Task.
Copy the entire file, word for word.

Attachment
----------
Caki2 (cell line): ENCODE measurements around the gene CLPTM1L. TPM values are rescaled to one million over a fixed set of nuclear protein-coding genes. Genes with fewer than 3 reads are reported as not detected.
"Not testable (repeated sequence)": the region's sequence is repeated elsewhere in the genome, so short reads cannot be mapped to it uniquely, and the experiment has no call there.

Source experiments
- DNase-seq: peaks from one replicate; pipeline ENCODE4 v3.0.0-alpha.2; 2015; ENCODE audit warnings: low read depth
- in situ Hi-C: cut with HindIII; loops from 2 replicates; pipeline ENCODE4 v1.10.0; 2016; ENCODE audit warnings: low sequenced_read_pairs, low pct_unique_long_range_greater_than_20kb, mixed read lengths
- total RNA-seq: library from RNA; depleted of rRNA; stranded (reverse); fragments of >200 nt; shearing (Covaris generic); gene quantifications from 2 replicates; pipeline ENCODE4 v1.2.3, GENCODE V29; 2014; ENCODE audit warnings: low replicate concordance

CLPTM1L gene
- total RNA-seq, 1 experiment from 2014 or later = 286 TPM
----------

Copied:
Caki2 (cell line): ENCODE measurements around the gene CLPTM1L. TPM values are rescaled to one million over a fixed set of nuclear protein-coding genes. Genes with fewer than 3 reads are reported as not detected.
"Not testable (repeated sequence)": the region's sequence is repeated elsewhere in the genome, so short reads cannot be mapped to it uniquely, and the experiment has no call there.

Source experiments
- DNase-seq: peaks from one replicate; pipeline ENCODE4 v3.0.0-alpha.2; 2015; ENCODE audit warnings: low read depth
- in situ Hi-C: cut with HindIII; loops from 2 replicates; pipeline ENCODE4 v1.10.0; 2016; ENCODE audit warnings: low sequenced_read_pairs, low pct_unique_long_range_greater_than_20kb, mixed read lengths
- total RNA-seq: library from RNA; depleted of rRNA; stranded (reverse); fragments of >200 nt; shearing (Covaris generic); gene quantifications from 2 replicates; pipeline ENCODE4 v1.2.3, GENCODE V29; 2014; ENCODE audit warnings: low replicate concordance

CLPTM1L gene
- total RNA-seq, 1 experiment from 2014 or later = 286 TPM